4 Proprioception Exercises to Improve Balance and Strength

How is it that professional dancers can glide across the room, without looking where they are going and not bump into each other along the way? Proprioception. How can we walk down a flight of stairs at night when the lights are off? Same.

Proprioception, simply put, means sense of self. The proprioceptors are sensors that provide information about joint angle, muscle length and muscle tension, which gives the brain information about the position of the limb in space at any given time.

While I do not claim to be a great dancer, I have seen some amazing footwork that seems impossible to most. This includes ballroom dancing as well as ballet and any other type of dancing, or even a barre workout. Of course, proprioception goes beyond dancing — to all types of athletes who are able to make movements with their arms and legs and know exactly what support those arms and legs will give them without even thinking about it.

Somehow, most of us are able to execute body movements that require proprioception without much worry. But developing high-level proprioceptive abilities not only will improve your athletic performance, such as footwork, but simply make you more lithe and agile no matter what you do. Let’s learn how.

Who Can Benefit from Proprioception?

Athletes, accident-prone or clumsy individuals, the elderly, those with diseases and even children can benefit from proprioception training. But as you will see, everyone can benefit from proprioceptive work.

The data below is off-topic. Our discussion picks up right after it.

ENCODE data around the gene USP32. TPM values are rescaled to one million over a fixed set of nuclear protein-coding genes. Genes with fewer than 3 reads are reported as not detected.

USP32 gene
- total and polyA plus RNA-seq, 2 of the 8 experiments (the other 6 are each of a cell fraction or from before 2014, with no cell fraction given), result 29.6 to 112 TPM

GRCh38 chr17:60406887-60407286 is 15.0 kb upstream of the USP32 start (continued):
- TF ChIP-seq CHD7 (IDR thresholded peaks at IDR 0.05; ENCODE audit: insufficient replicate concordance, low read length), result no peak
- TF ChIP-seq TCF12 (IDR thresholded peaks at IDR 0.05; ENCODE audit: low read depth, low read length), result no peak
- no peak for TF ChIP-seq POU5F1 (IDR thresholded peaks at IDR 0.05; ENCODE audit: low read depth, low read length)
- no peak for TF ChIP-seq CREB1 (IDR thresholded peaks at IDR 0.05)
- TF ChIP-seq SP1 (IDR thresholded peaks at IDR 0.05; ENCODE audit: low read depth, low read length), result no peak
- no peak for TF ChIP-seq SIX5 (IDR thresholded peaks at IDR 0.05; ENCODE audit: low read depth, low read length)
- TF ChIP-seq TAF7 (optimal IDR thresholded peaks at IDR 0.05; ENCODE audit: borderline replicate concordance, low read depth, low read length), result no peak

Because proprioceptive signals from the joints, muscles, tendons and skin are essential for movement, the loss of proprioceptive awareness may affect the control of muscle tone, disrupt reflexes and severely impair voluntary movement. Numerous neurological and orthopedic conditions are associated with proprioceptive and kinesthetic impairment, such as stroke, Parkinson’s disease (PD), peripheral sensory neuropathies, or injuries to ligaments, joint capsules and muscles. It makes sense that proprioception training could be beneficial to anyone that has been affected, whether due to injury, birth defects or disease. (1)

As studies suggests, there are ways to improve proprioception, no matter if you’re an athlete or  even having experienced a stroke. People have varying degrees of proprioception awareness. A professional athlete has a high degree of proprioception awareness, but you may know someone who is accident prone — and this could mean that their proprioception awareness is not as developed as it could be. While one’s proprioception may not mirror a professional athlete’s, working on your proprioceptive skills will make a difference in your day-to-day activities.

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